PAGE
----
Dr Robert Skelly
Derby Hospitals NHS Foundation Trust
Does prompt delivery of medication to in-patients with Parkinson's decrease length of stay in hospital?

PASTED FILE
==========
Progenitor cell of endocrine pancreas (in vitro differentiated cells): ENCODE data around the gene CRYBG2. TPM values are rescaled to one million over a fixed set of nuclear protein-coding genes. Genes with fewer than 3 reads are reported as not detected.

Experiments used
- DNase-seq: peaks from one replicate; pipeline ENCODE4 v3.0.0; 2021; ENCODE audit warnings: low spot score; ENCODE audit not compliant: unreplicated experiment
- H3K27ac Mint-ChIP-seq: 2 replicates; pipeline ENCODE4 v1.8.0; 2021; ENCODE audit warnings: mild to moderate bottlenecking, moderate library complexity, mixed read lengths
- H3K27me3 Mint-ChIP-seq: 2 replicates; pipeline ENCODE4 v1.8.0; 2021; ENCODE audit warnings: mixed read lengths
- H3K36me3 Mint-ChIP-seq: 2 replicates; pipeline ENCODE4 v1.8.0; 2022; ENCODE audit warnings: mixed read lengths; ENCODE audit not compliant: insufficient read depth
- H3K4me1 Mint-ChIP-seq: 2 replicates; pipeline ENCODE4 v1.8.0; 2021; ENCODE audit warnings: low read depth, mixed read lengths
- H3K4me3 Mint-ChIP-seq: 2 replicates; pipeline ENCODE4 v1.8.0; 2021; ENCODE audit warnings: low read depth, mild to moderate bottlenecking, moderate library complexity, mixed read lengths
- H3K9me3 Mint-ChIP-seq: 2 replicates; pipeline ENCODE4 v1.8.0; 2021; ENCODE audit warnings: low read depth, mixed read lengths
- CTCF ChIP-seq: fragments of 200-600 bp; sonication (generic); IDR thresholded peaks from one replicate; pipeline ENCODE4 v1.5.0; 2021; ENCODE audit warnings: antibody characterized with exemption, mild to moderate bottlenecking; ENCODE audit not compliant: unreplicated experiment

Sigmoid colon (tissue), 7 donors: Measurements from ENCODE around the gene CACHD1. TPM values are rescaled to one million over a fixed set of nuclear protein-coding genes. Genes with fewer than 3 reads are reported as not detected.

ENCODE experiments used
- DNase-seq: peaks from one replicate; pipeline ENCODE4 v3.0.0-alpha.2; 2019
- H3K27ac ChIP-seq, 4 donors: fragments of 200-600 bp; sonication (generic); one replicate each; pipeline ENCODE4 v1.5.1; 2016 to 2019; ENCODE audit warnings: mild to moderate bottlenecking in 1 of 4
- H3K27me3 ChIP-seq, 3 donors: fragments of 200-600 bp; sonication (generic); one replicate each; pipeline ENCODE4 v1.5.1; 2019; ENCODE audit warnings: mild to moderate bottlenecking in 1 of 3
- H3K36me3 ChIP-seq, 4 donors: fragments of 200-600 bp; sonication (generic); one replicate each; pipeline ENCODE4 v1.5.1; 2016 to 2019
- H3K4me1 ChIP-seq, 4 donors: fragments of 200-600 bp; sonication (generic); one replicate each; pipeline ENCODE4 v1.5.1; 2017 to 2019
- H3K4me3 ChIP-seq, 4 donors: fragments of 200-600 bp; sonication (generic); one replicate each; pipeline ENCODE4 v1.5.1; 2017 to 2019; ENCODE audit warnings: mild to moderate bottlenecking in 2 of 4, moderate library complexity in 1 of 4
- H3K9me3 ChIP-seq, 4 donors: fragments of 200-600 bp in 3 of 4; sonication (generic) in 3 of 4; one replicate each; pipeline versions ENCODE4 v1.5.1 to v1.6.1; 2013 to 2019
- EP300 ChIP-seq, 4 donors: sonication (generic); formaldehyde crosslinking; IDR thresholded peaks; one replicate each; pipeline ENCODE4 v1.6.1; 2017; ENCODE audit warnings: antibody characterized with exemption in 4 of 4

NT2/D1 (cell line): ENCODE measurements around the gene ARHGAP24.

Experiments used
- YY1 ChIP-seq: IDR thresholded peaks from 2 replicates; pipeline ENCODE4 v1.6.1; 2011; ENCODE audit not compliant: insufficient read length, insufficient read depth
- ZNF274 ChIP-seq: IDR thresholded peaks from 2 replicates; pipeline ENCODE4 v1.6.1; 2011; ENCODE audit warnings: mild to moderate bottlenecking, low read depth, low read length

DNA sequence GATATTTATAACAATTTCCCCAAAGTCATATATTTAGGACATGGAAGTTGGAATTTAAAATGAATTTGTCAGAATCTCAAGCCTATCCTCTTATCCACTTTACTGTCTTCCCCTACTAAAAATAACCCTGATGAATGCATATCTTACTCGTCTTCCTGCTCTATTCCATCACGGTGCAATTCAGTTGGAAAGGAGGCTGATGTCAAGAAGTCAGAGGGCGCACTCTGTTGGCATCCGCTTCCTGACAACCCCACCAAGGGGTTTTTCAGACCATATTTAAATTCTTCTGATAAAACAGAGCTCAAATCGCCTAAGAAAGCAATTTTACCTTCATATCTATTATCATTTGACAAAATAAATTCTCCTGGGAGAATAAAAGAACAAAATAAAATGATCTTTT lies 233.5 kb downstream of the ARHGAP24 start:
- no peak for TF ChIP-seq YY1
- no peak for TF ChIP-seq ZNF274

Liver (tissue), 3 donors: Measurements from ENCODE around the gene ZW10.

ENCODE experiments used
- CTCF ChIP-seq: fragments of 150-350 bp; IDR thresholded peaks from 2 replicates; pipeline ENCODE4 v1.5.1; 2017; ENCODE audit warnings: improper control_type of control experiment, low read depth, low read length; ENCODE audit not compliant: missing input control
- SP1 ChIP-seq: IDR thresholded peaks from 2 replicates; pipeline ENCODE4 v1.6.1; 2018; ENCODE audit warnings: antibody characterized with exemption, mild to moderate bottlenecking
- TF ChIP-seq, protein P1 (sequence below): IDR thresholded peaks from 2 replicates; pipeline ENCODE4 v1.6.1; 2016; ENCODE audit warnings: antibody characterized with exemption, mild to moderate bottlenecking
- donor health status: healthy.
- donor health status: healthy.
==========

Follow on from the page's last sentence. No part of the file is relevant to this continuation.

The main hypothesis that will be tested is that prompt administration of medications to hospital in-patients with Parkinson’s will facilitate recovery as measured by a reduced length of stay in hospital. Length of stay in hospital is a facet of medical care where small improvements in the delivery of clinical services may result in benefits both to the individuals (in terms of faster recovery) and the hospital (in terms of shorter length of stay resulting in cost savings that can be used to improve patient care elsewhere.) The data collection will use electronic drug charts that were introduced in the Royal Derby Hospital in 2012. Data will be collected for all patients with Parkinson’s who were admitted over a two year period with specific interest in the actual timing of delivery of levodopa and other Parkinson’s disease medications compared to the prescribed time. We will also collect data on the length of stay in hospital. Analysis will be by linear regression. Conservatively assuming that 400 individuals provide data for analysis, this would give us over 90% power to detect a difference of 2 days in length of stay between those who received their prescribed medication on time and those who did not, which would constitute a clinically important difference. We anticipate that the results of this study will be of interest to clinicians, nurses, pharmacists and managers who are involved in the provision of high quality care to patients with Parkinson’s.